My Ten Cent’s On: Hobo with a Shotgun
With all the awesome movies coming out in recent memories, (Note: awesome movies are not necessarily good movies in my definition, they’re just supremely entertaining) I couldn’t be more excited for everything coming out this year, both in the high-budget world of Hollywood and in the B-movie world as well. And among those movies, one stood out for the sheer raw simplicity and obscene brutality, and that was Hobo with a Shotgun.
Do I even need to give you a synopsis?! Its Rutger Hauer, as the Hobo, delivering street justice with a friggin’ shotgun. How is that not one of the most amazing pieces of imagery ever? Given how simple the draw and the concept is, and how the movie itself was marketed as a B-movie, it was hard to see how this movie could fail. I’ll tell you how though, by being ARTSY-FARTSY. Okay, so all you artistic people out there, I’m not attacking you guys, in fact, art films are responsible for a lot of mainstream successes, so though I am not that into many art films perse, I hold a lot of respect for them. Lucas, Spielberg, Coppolla, Scorsese, De Palma, these guys studied art films before they came out with their blockbuster movies, and that knowledge changed film forever.
No, my problem is with filmmakers who try and be artistic without any background or study, who just use wide angles, or shaky cameras or odd angles, thinking they are artsy techniques, yet are actually cliche as HELL. Especially when you try to pull that in a movie about a hobo who goes around killing evil people with a shotgun! It didn’t need the cinematographer wanting showing off his skills (or lack thereof). With a movie like this, simplicity trumps all, it had an awesome simple plot, an awesome simple lead character, and a couple of simple, but not so awesome villains, and it ruined all that with extremely convoluted camera work and editing. But why am I ranting now? I’ll get into each so that at least I can explain to you in detail how this movie turned out for me.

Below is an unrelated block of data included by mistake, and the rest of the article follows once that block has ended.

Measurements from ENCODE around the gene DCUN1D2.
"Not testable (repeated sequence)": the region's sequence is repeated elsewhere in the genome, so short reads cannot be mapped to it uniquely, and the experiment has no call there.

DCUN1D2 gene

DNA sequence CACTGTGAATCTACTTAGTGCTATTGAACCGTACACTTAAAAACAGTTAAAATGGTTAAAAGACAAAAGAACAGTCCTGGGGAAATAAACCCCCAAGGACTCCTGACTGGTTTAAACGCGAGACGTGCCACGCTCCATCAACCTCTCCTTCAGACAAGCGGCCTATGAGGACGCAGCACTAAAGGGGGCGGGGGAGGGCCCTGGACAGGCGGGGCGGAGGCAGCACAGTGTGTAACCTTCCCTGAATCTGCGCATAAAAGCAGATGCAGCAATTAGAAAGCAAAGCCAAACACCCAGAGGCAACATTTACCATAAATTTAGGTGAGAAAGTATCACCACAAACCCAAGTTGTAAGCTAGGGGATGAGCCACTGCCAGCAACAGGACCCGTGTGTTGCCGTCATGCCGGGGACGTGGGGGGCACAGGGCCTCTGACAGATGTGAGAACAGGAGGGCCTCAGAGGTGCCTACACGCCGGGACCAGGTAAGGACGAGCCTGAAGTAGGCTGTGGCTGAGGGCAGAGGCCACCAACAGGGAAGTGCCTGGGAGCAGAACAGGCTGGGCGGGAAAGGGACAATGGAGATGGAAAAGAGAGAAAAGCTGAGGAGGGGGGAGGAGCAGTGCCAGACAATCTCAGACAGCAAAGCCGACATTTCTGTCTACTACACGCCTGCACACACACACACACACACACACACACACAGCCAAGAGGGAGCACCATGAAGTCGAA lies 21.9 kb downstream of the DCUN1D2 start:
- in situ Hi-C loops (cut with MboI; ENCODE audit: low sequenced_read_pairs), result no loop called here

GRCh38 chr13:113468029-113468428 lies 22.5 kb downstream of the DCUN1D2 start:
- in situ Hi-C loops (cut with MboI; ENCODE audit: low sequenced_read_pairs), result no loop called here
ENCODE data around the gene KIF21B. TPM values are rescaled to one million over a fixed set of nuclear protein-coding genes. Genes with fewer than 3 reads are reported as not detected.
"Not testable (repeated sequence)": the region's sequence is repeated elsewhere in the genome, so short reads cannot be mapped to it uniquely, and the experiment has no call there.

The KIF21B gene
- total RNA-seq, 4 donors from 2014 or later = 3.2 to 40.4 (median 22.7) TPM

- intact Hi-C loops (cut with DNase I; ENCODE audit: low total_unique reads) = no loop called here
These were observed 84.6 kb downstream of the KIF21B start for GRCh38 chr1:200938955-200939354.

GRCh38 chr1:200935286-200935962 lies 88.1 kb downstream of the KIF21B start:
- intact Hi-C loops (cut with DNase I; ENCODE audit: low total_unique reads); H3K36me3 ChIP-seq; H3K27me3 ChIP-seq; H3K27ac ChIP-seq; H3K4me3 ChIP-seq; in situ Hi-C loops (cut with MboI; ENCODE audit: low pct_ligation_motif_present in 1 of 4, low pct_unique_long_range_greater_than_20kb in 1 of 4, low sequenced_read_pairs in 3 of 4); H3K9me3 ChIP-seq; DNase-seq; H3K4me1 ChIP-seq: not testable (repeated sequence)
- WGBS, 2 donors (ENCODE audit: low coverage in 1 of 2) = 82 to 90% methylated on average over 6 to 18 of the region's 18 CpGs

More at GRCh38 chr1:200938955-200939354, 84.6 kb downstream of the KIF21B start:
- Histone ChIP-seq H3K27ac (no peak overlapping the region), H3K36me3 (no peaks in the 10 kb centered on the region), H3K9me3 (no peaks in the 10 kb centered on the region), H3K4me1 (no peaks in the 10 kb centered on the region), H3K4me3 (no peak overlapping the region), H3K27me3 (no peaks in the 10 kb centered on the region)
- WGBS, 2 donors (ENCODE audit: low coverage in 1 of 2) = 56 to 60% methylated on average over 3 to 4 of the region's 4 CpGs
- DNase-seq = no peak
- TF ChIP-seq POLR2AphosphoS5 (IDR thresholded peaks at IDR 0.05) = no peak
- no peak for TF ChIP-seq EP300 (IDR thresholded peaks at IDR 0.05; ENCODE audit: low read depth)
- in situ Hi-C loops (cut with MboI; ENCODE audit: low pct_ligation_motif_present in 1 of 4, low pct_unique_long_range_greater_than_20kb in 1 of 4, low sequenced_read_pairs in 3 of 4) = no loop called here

+ The Hobo
Rutger Hauer is the latest in a group of 70’s and 80’s action stars who’re looking to catch the last tastes of their once vibrant careers. And with Stallone coming back with Rocky Balboa, John Rambo, and recently leading the LEGENDARY cast of the Expendables, that window for nostalgic action stars to come back on film just burst wide open. And he came back as a traveling homeless man who stumbles upon a city so lawless, so depraved, that people are executed for mere entertainment, sex workers roam every street, and child molesters drive around freely. All his character dreams of is buying a lawnmower, simply because he doesn’t want to be a hobo anymore and wants to start a business. But when the store he’s in gets held up, and the muggers plan to kill a baby for fun, he uses a shotgun to dispatch the muggers, paying for that instead of the lawnmower, and goes around the city as its reluctant vigilante, cleaning up the streets “one shell at a time.”
That combo is just fantastic, Rutger Hauer does a great job in this movie and despite the nature of the film, puts on one of his best performances ever. The man can act, and he does so here. I genuinely felt for the character, how he was just sucked in to the situation, and it ate him up, crapped him out, and somewhere in the process transformed the passer-by into the utter image of awesome. It was brilliant to see the Hobo‘s character unfold and evolve as the movie progressed. I would even say that the character development in this movie is better than a lot of those big-budget Hollywood flicks. And he delivers a speech to a bunch of new-born babies, seen here in the trailer, that just makes my skin crawl-he did it so well.
+ Simple Plot
I love how simple the plot is, I know movies like Inception are more of the “in”-thing in terms of mainstream appeal, but sometimes its good to do away with all the complexity of side plots and multiple viewpoints and characters and just narrow it down to a simple plot and a simple, yet deep, lead character. I hope you don’t misinterpret the simple plot as being shallow. The plot isn’t shallow at all, in fact, a stranger coming into a town and saving the day is one of the most used plots in the book. This movie parodies that plot and strips it down, and all things considered, it was a good change of pace.
+ Gore and Violence effects